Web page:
1929-1930The last schooner, Gertrude L Thebaud, was built for the fishing industryEconomy and Industry, Maritime & Fishing Industry

Gertrude L. Thebaud in the Fishermen’s Race against Bluenose. Thebaud was victorious, October 1930. Adolph Kupsinel, Cape Ann Museum Library & Archives, Photo 22241
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The Gertrude L. Thebaud cost $60,000. Louis Thebaud and other investors were interested in obtaining a vessel to win the International Fisherman’s Cup. In 1933, it sailed from Gloucester to Chicago by way of the St. Lawrence River and the Great Lakes to serve as the Massachusetts exhibition at the World’s Fair. In 1937, the schooner was chartered by Commander Donald B. MacMillan, the noted explorer, for a trip to the Arctic. During World War II, it served in the Coast Guard patrol. It finished as a freighter in the Caribbean, being wrecked off Venezuela on February 6, 1948. With the Thebaud, the three-hundred-year-old shipbuilding industry of Cape Ann virtually came to an end.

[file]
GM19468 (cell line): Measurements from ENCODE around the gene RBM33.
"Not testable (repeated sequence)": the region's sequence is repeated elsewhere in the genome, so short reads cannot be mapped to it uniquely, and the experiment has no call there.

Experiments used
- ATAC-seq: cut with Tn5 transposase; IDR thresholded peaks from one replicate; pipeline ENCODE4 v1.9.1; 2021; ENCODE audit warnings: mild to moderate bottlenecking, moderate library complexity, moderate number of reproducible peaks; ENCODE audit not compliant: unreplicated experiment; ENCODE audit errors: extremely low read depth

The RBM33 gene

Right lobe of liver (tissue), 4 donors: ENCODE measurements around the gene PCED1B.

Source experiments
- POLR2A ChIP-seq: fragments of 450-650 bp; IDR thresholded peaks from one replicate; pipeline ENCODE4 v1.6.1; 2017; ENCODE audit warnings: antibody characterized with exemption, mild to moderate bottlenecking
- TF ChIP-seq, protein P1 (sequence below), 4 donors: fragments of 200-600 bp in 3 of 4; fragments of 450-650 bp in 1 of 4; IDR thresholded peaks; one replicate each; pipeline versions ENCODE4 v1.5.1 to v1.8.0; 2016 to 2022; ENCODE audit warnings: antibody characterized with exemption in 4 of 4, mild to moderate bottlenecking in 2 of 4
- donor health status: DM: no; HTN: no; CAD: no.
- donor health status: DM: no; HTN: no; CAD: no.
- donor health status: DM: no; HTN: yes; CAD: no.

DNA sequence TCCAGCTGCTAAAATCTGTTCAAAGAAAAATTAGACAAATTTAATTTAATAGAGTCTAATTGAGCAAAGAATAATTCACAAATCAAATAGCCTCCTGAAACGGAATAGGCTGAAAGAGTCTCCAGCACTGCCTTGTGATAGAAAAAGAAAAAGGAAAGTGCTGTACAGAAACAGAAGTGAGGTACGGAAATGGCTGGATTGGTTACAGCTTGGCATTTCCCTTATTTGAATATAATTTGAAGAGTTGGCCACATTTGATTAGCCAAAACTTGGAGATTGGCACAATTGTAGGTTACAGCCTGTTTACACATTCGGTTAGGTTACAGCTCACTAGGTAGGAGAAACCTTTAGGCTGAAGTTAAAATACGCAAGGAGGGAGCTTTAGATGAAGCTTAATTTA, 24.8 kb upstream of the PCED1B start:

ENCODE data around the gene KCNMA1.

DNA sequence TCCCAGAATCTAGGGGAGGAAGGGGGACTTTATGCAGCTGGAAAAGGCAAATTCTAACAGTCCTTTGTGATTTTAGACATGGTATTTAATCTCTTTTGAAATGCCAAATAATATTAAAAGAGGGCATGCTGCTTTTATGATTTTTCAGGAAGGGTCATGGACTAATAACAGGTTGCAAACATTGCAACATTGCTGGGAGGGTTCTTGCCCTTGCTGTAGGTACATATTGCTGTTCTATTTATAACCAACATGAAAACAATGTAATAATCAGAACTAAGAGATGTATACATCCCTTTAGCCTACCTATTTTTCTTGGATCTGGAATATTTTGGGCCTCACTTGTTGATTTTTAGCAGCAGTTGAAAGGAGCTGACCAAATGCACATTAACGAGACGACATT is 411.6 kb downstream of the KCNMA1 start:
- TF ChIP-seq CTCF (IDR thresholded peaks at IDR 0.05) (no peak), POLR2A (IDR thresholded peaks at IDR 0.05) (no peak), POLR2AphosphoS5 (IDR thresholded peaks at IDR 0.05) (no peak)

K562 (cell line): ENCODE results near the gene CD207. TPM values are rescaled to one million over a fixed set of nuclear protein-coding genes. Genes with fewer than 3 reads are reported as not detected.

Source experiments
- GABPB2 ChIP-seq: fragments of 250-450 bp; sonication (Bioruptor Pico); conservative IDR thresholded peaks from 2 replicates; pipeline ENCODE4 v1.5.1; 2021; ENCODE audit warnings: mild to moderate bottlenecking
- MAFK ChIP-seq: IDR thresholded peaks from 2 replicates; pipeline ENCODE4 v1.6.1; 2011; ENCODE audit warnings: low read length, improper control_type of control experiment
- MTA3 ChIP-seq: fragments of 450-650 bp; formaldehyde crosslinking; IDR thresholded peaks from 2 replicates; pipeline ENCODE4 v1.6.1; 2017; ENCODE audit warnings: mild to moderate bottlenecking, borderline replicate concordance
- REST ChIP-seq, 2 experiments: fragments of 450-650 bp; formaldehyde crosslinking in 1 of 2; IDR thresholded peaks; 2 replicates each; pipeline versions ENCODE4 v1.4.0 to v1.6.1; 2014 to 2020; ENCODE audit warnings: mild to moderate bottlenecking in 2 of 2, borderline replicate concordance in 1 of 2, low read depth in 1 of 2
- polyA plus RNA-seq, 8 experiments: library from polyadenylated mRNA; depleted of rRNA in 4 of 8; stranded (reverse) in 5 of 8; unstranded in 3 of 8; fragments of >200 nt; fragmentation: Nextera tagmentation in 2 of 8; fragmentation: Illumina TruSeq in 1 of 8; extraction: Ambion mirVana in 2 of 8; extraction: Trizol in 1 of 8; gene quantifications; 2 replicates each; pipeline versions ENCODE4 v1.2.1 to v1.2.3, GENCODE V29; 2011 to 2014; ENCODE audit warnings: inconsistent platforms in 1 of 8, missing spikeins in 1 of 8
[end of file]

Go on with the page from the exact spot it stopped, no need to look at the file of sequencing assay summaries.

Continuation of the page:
Copeland, Melvin T., and Elliott C. Rogers. The Saga of Cape Ann. Bond Wheelwright Co., 1960. Garland, Joseph E. Gloucester on the Wind: America’s Greatest Fishing Port in the Days of Sail. Arcadia, 1995.
Courtesy of Cape Ann Museum Library & Archives, A08, Box 2
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